We’re spending a lot of money trying to beat the virus. From vaccine research to economic relief, $2.7 trillion has been added to our tab.
And now for the first time since World War II, our annual spending is larger than the entire output of our economy.
Whenever the growing deficit comes up, you can always count on the following concerns:
- We’re going to run out of money
- We’re not going to be able to pay this back
- We have to balance the budget
- We’re destroying the value of our dollar
- This is going to cause inflation
A few months ago, Ben Bernanke, former head of the federal reserve was asked,
“The money we’re printing now, will it cause inflation?”
His response, “No.”
It’s becoming more and more accepted that the line we used to draw between money printing and inflation might have been done so with invisible ink. In Stephanie Kelton’s The Deficit Myth, she said, “A deficit is only evidence of overspending if it sparks inflation.”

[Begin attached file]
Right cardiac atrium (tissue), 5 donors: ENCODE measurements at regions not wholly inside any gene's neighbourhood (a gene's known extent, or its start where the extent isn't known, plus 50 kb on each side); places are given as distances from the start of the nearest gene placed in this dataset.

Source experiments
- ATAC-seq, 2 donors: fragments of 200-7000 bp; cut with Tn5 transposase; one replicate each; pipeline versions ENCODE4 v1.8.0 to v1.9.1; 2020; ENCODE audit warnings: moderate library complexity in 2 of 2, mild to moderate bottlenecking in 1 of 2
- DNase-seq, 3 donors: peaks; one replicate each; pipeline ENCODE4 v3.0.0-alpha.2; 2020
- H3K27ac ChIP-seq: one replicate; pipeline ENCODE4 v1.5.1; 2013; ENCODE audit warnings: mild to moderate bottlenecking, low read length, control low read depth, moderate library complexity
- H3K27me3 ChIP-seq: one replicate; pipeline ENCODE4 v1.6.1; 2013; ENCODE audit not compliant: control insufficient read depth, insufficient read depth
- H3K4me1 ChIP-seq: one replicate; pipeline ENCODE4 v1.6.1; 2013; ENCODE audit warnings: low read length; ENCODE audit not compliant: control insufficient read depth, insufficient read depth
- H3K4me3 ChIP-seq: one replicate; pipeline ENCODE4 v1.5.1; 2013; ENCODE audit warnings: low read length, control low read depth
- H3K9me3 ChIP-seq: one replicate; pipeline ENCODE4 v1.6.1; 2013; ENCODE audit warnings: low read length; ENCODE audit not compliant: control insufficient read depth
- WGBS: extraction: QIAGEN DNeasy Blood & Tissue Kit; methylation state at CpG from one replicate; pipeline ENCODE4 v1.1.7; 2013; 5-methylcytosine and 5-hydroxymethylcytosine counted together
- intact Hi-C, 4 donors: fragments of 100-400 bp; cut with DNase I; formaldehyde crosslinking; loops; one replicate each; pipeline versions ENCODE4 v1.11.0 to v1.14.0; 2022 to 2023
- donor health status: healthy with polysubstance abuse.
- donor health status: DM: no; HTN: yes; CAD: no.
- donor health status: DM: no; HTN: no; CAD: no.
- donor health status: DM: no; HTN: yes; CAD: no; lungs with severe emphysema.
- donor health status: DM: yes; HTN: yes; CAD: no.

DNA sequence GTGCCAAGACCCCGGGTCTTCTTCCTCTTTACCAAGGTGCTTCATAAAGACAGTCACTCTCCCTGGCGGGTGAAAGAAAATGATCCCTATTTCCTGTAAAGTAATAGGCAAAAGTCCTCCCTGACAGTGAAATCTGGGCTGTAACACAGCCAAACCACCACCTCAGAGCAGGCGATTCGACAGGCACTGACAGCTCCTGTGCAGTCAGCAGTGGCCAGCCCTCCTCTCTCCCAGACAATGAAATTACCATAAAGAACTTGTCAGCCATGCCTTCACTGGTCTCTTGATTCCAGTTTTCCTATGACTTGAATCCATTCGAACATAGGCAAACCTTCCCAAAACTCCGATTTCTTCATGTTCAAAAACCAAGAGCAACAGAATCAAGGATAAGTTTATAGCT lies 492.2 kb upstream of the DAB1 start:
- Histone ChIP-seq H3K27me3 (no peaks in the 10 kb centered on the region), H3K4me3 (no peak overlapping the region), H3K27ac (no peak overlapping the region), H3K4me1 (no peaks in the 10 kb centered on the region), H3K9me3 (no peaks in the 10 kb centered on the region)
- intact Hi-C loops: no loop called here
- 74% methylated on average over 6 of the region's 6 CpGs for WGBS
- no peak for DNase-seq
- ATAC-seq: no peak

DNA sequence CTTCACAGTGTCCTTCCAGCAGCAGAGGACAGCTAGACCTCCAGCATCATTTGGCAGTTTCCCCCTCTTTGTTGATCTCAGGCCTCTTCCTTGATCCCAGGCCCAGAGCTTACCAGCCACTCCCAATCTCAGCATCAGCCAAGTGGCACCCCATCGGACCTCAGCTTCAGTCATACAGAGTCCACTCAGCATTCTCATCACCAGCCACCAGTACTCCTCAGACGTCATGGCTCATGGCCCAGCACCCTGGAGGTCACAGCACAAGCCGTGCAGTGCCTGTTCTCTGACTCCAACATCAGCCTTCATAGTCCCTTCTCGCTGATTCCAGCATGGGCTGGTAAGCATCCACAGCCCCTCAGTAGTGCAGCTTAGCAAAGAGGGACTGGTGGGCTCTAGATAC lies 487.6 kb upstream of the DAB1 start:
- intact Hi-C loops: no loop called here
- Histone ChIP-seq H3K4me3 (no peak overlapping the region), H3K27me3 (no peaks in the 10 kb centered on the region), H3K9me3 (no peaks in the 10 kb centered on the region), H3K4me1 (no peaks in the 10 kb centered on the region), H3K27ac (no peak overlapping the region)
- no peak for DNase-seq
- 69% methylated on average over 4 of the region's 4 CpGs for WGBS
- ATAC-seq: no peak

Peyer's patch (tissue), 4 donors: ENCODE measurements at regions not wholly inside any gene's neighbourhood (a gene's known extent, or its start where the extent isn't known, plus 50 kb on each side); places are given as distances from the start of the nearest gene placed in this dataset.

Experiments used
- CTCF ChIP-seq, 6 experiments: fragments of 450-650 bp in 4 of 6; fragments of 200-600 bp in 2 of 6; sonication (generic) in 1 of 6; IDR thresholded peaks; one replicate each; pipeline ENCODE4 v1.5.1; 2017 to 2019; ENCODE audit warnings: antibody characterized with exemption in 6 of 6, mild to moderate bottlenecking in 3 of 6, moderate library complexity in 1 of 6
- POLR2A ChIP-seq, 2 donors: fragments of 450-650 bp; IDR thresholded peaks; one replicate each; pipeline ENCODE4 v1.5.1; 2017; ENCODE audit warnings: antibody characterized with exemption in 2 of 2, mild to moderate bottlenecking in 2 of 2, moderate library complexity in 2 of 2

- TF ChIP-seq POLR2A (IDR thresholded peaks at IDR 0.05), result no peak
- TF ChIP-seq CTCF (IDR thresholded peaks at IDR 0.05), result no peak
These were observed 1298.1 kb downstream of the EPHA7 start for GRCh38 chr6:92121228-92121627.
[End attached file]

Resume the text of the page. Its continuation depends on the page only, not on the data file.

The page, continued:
Kelton argues that not only are increasing deficits the wrong boogeyman, but it’s the opposite that should keep us up at night. The periods of history when we paid down our debt coincided with some of the worst economic regimes our country has ever experienced.
Kelton shared a table from professor Frederick Thayer who, in 1996, wrote “the US has experienced six significant economic depressions…each was preceded by a sustained period of budget balancing.”
If we’ve learned anything since the government’s response to the last crisis, it’s that quantitative easing or money printing or whatever you want to call it, does not necessarily plant the seeds for higher prices in the future. If you have any faith in how markets work, then look to our borrowing costs as a clue. If investors were really worried about the size of the federal deficit, than the costs for funding it wouldn’t be at a record low.
One of the reasons that people worry so much about the size of the deficit is because they think of the government like a household. But unlike a household, the government can create more money. Unlike a household the government can keep borrowing. And unlike a household, the bill never comes due.